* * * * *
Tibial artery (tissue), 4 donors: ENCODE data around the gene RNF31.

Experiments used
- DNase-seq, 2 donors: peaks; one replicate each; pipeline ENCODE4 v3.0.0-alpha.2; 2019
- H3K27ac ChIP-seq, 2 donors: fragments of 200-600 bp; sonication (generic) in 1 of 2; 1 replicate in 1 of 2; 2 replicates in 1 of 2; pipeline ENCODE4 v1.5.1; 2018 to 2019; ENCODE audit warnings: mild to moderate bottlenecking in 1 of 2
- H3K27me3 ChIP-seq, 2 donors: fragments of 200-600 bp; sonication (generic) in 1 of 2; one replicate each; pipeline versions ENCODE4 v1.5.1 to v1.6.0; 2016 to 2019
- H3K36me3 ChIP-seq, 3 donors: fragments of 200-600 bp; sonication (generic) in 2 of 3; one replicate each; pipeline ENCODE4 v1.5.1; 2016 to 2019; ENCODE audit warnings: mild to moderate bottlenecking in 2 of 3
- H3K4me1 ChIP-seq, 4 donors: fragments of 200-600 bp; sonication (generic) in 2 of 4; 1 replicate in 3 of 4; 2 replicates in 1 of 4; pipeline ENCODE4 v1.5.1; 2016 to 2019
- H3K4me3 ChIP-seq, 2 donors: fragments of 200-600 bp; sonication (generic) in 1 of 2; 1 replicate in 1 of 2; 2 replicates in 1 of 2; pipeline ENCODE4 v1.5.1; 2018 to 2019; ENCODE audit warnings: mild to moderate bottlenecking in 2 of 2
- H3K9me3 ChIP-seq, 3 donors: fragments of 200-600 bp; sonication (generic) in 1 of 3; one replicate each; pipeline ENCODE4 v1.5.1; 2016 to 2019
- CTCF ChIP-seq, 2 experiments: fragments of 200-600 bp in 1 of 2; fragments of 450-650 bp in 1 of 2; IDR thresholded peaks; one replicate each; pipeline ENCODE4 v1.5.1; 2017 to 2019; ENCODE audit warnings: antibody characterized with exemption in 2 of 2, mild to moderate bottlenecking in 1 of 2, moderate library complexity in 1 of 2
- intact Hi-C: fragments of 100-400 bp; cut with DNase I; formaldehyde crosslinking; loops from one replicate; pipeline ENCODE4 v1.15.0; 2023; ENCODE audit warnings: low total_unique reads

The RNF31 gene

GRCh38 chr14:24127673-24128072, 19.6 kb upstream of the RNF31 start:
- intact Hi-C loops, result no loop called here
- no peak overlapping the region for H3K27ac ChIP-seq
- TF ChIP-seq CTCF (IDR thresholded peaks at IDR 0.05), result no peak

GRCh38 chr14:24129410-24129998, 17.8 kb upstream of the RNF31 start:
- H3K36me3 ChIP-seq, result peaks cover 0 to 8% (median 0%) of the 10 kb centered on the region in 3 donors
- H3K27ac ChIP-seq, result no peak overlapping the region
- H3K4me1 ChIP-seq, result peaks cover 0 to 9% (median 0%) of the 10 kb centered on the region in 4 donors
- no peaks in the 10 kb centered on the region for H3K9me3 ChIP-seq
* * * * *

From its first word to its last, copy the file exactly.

Tibial artery (tissue), 4 donors: ENCODE data around the gene RNF31.

Experiments used
- DNase-seq, 2 donors: peaks; one replicate each; pipeline ENCODE4 v3.0.0-alpha.2; 2019
- H3K27ac ChIP-seq, 2 donors: fragments of 200-600 bp; sonication (generic) in 1 of 2; 1 replicate in 1 of 2; 2 replicates in 1 of 2; pipeline ENCODE4 v1.5.1; 2018 to 2019; ENCODE audit warnings: mild to moderate bottlenecking in 1 of 2
- H3K27me3 ChIP-seq, 2 donors: fragments of 200-600 bp; sonication (generic) in 1 of 2; one replicate each; pipeline versions ENCODE4 v1.5.1 to v1.6.0; 2016 to 2019
- H3K36me3 ChIP-seq, 3 donors: fragments of 200-600 bp; sonication (generic) in 2 of 3; one replicate each; pipeline ENCODE4 v1.5.1; 2016 to 2019; ENCODE audit warnings: mild to moderate bottlenecking in 2 of 3
- H3K4me1 ChIP-seq, 4 donors: fragments of 200-600 bp; sonication (generic) in 2 of 4; 1 replicate in 3 of 4; 2 replicates in 1 of 4; pipeline ENCODE4 v1.5.1; 2016 to 2019
- H3K4me3 ChIP-seq, 2 donors: fragments of 200-600 bp; sonication (generic) in 1 of 2; 1 replicate in 1 of 2; 2 replicates in 1 of 2; pipeline ENCODE4 v1.5.1; 2018 to 2019; ENCODE audit warnings: mild to moderate bottlenecking in 2 of 2
- H3K9me3 ChIP-seq, 3 donors: fragments of 200-600 bp; sonication (generic) in 1 of 3; one replicate each; pipeline ENCODE4 v1.5.1; 2016 to 2019
- CTCF ChIP-seq, 2 experiments: fragments of 200-600 bp in 1 of 2; fragments of 450-650 bp in 1 of 2; IDR thresholded peaks; one replicate each; pipeline ENCODE4 v1.5.1; 2017 to 2019; ENCODE audit warnings: antibody characterized with exemption in 2 of 2, mild to moderate bottlenecking in 1 of 2, moderate library complexity in 1 of 2
- intact Hi-C: fragments of 100-400 bp; cut with DNase I; formaldehyde crosslinking; loops from one replicate; pipeline ENCODE4 v1.15.0; 2023; ENCODE audit warnings: low total_unique reads

The RNF31 gene

GRCh38 chr14:24127673-24128072, 19.6 kb upstream of the RNF31 start:
- intact Hi-C loops, result no loop called here
- no peak overlapping the region for H3K27ac ChIP-seq
- TF ChIP-seq CTCF (IDR thresholded peaks at IDR 0.05), result no peak

GRCh38 chr14:24129410-24129998, 17.8 kb upstream of the RNF31 start:
- H3K36me3 ChIP-seq, result peaks cover 0 to 8% (median 0%) of the 10 kb centered on the region in 3 donors
- H3K27ac ChIP-seq, result no peak overlapping the region
- H3K4me1 ChIP-seq, result peaks cover 0 to 9% (median 0%) of the 10 kb centered on the region in 4 donors
- no peaks in the 10 kb centered on the region for H3K9me3 ChIP-seq